Leonardo DiCaprio’s unlikely godfather, eccentric Highland campaigner Robbie the Pict, has revealed that the film star has not been in touch, despite coming to Edinburgh this week.
Robbie, the self-styled leader of the Pictish Free State, has disclosed that despite DiCaprio making his first visit to Scotland, he has not contacted him and the pair have no plans to meet.
Following in the footsteps of George Clooney last year, DiCaprio will visit Edinburgh to support homeless charity sandwich shop Social Bite this Thursday.
Robbie, formerly known as Brian Robertson, has said he will not be meeting his godson.
He said: “I’ve not had any contact. I’ve not heard from him. He’s got plenty going on in his life without a godfather his father created.”
The self-styled leader of the Pictish Free State micronation, has secretly been shouldering the role of spiritual guardian to the performer since his birth in Los Angeles in 1974.
The bearded Highlander, who lives in Broadford on the Isle of Skye, is said to have struck up a friendship with the star’s father George, a comic book writer, when he worked for a publisher in California in the 1970s.
“He used to tell me about his Italian family in New York and I would regale him with tales of Picts and Scots,” he said.
“We got on well. We had a similar sense of humour.” It was around the same time the 68-year-old Scotsman legally changed his name from Brian Robertson.
When baby Leonardo was born, he says he was “humbled and honoured” to be chosen as his godfather. “I was very flattered when George suggested it,” he said. “It’s obviously a moment of humility when someone says , ‘Would you be my son’s godfather?’ “I felt humbled and honoured.” He added: “Much as George was proud of his Italian connections, he thought it would be an interesting break from that tradition to have a Scottish godfather.”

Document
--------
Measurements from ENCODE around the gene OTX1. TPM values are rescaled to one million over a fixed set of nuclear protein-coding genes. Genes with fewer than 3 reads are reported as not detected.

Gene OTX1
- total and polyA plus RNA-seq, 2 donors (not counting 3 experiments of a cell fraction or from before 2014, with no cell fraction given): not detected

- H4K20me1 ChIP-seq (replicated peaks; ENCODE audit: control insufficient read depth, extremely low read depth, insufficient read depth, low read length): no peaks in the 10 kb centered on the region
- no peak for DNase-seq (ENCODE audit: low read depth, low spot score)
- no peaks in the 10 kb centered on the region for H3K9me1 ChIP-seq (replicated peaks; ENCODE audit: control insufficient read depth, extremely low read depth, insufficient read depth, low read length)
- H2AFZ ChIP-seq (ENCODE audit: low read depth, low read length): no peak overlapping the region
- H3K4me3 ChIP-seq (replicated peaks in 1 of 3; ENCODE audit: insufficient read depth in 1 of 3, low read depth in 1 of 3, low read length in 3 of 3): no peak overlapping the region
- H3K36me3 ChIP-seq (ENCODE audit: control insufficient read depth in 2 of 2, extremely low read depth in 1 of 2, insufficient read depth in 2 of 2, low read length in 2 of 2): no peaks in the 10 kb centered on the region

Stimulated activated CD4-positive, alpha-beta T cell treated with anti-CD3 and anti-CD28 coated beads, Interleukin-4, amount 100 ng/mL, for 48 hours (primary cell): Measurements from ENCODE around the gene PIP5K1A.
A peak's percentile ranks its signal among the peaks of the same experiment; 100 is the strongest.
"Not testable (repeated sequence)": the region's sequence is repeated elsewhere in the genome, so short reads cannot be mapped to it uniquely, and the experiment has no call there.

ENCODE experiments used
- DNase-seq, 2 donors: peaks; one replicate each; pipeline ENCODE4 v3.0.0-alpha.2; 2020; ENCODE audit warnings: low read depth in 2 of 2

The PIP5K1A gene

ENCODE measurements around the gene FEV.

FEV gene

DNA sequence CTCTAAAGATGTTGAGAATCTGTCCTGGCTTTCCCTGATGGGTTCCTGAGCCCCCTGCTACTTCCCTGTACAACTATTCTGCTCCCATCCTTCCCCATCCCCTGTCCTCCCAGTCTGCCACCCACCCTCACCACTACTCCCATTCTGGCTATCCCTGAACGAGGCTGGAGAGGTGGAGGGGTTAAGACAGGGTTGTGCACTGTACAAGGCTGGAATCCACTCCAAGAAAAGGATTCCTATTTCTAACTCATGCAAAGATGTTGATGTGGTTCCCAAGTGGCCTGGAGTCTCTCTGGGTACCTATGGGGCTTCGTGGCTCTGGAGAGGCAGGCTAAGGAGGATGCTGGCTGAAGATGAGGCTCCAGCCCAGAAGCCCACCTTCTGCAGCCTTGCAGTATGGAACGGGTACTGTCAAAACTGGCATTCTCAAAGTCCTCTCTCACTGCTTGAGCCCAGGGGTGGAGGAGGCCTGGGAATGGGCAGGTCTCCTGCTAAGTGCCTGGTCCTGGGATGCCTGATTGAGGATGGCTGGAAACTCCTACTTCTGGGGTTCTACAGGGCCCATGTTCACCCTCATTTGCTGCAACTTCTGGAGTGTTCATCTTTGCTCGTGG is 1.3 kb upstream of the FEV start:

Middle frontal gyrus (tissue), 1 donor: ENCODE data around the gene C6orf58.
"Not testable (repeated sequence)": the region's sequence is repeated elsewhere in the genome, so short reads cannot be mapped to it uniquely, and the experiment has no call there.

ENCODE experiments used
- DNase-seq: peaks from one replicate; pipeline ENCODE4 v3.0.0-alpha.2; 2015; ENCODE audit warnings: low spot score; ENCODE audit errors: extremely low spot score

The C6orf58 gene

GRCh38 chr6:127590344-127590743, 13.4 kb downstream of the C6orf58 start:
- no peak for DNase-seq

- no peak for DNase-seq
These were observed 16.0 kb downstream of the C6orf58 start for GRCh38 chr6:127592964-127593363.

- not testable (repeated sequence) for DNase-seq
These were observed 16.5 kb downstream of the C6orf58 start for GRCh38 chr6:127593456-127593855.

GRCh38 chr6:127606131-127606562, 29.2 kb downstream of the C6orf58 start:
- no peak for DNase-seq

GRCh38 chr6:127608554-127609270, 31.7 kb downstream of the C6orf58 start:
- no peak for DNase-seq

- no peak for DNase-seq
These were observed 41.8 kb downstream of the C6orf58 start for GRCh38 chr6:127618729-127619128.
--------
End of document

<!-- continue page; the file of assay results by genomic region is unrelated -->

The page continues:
A supporter of Scottish independence, the former student of Aberdeen University founded the mini state of Pictland in 1977 on an acre of land gifted to him on the Misty Isle. He hasn’t seen his godson, who is now 42, for the past four decades but says he keeps tabs on his progress.
He added: “I’m always keeping an eye on Leo and what he’s announcing publicly, what he wins and what he campaigns for.”
But perhaps some of his Scottish mentor’s character has rubbed off on the Titanic and Catch Me If You Can star, a dedicated environmentalist who has received praise from campaign groups for his activism.
Father George DiCaprio has confirmed the Scot is his son’s godfather. “Robbie used to come down here to Los Angeles and spend time with me, Leo and the family,” he said.
“He is a very colourful character.”
The Picts were tribal peoples who lived in what is today eastern and northern Scotland during the late Iron Age and early medieval periods. Many historians believe they were ‘painted people’, who may have decorated and tattooed their faces and bodies with dyes.
Robbie the Pict set up the micronation in 1977 as a means of promoting awareness of the Pictish culture. He was also a leading figure in the ultimately successful campaign to abolish tolls on the Skye Bridge, arguing that the legal paperwork was incomplete and so the levy was illegal.
The toll was abolished in 2004 after the government bought the bridge from its private owners.
Robbie the Pict also appealed to Prince Charles to help overturn the criminal convictions of those who had been prosecuted for refusing to pay the toll. The move failed.